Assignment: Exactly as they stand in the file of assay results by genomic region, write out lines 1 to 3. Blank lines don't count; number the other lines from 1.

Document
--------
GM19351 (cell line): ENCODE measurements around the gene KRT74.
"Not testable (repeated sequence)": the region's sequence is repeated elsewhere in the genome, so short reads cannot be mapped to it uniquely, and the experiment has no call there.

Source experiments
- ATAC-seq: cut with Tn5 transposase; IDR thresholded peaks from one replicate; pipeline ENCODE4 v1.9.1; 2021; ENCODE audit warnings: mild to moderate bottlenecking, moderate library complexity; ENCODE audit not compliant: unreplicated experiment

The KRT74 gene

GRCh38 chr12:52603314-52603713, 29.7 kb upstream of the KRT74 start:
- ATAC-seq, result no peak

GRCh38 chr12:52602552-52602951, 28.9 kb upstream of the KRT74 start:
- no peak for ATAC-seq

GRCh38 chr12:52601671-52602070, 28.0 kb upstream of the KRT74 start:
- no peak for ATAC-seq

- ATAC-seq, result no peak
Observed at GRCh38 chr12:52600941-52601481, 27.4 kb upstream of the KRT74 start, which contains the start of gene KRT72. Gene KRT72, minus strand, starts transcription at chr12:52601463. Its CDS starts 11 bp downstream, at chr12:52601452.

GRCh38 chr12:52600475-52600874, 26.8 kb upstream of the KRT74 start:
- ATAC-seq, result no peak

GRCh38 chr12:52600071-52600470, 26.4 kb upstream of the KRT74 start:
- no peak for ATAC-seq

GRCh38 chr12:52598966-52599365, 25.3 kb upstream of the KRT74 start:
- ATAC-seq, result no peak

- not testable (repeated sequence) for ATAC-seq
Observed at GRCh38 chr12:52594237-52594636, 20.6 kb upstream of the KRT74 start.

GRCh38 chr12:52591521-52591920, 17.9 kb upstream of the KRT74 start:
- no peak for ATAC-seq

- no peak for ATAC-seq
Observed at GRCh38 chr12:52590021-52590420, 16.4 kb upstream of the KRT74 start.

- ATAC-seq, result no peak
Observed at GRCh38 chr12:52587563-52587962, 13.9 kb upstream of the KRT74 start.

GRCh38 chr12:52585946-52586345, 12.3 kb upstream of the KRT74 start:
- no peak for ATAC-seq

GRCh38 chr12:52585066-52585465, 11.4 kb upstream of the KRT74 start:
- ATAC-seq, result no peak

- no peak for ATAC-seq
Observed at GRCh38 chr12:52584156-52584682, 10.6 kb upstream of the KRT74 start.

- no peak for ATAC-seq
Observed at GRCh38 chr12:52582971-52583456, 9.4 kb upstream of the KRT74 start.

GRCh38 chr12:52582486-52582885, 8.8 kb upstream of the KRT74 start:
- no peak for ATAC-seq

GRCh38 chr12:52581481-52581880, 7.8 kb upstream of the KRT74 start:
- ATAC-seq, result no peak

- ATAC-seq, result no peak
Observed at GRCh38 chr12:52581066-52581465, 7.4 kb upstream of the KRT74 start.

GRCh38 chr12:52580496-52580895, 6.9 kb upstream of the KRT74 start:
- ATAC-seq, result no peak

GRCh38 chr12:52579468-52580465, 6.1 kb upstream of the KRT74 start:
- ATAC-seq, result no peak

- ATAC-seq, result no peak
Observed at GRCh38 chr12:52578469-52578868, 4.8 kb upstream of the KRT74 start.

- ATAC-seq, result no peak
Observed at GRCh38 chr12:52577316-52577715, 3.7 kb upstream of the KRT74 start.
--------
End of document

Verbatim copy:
GM19351 (cell line): ENCODE measurements around the gene KRT74.
"Not testable (repeated sequence)": the region's sequence is repeated elsewhere in the genome, so short reads cannot be mapped to it uniquely, and the experiment has no call there.

Source experiments